“Those [churches] that are growing are living the gospel in a relevant way with energetic leaders who adapt, good lay leadership and dynamic preaching...”Reading that this morning caused some thoughts to coalesce that have been drifting around for a while. As a response to the Newtown, Connecticut shootings, commentator (and ordained minister) Mike Huckabee famously talked about the tragedy as not surprising considering that "we've systematically removed God from our schools." He goes on to lament the fact that Americans often pretty much ignore God until a crisis hits, then go running to church in search of comfort only to vanish weeks or months later after the ripples from the latest tragedy have died down. The fallacy in his argument, beyond its pastoral shortcomings, lies in equating the church with God. But that theological discourse will have to wait for another post.
This is a frequent lament by pastors and priests: we have larger numbers of people in our pews on Christmas, Easter, and after traumatic national events but those people don't seem to be interested in sticking around and becoming a part of the faith community. Those of us who are part of this faith community are often puzzled about this. However, reflecting on what church means for people, such a phenominon, while perplexing to those who have made the church their spiritual home, makes sense based upon a person's view of what church is. Four views come to my mind.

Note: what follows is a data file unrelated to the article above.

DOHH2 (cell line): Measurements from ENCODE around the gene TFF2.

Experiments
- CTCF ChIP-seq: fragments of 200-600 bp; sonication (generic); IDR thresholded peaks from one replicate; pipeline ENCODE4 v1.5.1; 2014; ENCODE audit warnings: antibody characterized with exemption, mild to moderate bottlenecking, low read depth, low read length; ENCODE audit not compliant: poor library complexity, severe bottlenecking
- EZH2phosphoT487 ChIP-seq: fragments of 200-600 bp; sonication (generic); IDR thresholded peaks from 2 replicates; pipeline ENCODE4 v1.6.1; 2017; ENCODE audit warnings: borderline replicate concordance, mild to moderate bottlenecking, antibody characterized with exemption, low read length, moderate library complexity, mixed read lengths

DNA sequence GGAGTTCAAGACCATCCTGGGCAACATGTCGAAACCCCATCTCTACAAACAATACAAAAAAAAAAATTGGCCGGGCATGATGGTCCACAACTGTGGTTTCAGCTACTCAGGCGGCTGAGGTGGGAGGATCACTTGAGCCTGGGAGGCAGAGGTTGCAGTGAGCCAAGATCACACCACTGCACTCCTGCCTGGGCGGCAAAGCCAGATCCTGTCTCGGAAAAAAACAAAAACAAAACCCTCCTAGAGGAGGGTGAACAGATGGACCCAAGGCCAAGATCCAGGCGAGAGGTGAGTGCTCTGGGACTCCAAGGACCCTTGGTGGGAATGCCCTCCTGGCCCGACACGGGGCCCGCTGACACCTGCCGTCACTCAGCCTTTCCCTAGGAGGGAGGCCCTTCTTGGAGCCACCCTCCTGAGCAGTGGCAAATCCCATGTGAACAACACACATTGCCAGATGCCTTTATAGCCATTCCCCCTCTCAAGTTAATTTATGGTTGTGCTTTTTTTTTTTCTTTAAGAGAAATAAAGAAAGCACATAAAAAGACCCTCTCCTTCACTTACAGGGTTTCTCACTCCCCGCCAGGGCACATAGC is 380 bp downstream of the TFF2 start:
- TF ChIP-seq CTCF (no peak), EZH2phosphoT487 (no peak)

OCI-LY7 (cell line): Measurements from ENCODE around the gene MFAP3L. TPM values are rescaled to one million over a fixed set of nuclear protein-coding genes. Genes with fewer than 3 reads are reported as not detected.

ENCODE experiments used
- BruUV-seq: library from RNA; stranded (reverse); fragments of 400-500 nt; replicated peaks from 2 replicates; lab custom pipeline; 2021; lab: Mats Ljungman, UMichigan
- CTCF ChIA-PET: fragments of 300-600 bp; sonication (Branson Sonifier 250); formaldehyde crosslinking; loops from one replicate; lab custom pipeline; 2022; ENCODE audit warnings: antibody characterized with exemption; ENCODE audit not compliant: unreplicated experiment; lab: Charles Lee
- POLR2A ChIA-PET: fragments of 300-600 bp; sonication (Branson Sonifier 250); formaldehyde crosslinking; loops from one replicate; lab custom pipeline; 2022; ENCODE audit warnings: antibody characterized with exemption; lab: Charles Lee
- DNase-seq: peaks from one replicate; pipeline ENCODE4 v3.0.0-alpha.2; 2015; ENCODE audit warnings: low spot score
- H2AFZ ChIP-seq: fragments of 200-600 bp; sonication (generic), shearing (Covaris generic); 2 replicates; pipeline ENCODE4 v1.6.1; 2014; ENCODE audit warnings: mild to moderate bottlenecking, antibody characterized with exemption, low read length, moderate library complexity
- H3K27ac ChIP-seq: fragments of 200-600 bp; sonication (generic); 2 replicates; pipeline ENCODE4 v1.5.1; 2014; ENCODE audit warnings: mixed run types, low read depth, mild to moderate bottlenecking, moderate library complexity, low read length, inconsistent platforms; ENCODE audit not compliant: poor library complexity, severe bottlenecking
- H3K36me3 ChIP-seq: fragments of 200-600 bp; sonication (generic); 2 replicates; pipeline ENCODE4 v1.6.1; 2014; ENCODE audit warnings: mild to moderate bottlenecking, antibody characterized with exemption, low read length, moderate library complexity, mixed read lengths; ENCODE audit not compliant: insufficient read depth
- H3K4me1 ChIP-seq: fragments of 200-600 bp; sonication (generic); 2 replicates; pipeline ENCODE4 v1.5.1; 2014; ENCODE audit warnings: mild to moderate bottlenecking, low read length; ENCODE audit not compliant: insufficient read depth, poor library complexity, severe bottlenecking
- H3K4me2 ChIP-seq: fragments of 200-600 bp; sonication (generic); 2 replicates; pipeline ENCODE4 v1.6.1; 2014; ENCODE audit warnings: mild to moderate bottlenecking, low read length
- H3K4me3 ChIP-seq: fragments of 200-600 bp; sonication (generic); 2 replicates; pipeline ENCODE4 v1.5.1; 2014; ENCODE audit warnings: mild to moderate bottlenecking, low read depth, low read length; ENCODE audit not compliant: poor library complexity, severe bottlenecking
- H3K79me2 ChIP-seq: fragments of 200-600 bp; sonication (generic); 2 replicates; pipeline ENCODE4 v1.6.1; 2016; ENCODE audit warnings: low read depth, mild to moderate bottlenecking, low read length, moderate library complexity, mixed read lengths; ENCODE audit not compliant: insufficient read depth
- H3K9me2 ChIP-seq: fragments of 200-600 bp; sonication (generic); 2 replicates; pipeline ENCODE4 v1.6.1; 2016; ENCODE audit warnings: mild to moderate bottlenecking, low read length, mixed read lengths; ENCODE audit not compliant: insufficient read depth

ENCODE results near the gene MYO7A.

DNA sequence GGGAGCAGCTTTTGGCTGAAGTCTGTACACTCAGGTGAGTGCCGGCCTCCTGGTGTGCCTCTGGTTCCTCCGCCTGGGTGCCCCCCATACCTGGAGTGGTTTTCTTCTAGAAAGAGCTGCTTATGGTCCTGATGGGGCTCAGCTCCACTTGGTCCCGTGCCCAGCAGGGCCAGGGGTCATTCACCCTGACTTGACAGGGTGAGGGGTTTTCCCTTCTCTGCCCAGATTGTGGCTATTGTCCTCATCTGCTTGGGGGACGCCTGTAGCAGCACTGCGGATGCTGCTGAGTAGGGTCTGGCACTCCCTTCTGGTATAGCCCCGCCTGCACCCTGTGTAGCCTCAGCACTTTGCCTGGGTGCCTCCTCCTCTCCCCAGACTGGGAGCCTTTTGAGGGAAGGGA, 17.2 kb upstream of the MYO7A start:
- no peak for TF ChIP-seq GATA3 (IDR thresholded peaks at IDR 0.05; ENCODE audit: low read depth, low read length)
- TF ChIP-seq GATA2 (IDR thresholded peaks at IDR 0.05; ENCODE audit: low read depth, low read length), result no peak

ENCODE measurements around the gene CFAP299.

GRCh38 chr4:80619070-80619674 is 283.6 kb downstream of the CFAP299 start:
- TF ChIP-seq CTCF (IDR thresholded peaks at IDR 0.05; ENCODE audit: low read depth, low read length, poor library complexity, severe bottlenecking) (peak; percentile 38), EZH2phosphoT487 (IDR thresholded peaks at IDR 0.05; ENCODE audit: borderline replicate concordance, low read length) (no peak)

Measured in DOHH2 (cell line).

|St. Luke's Hospital, San Francisco|
|Photo from the Forma web site--Godly play.|
As we end Advent and approach the Christmas season, may we have room in our hearts for Christ, our homes for one another, and our church for those who seek a place of rest and refreshment--and perhaps an appointment with the One who is Emmanuel, God with us.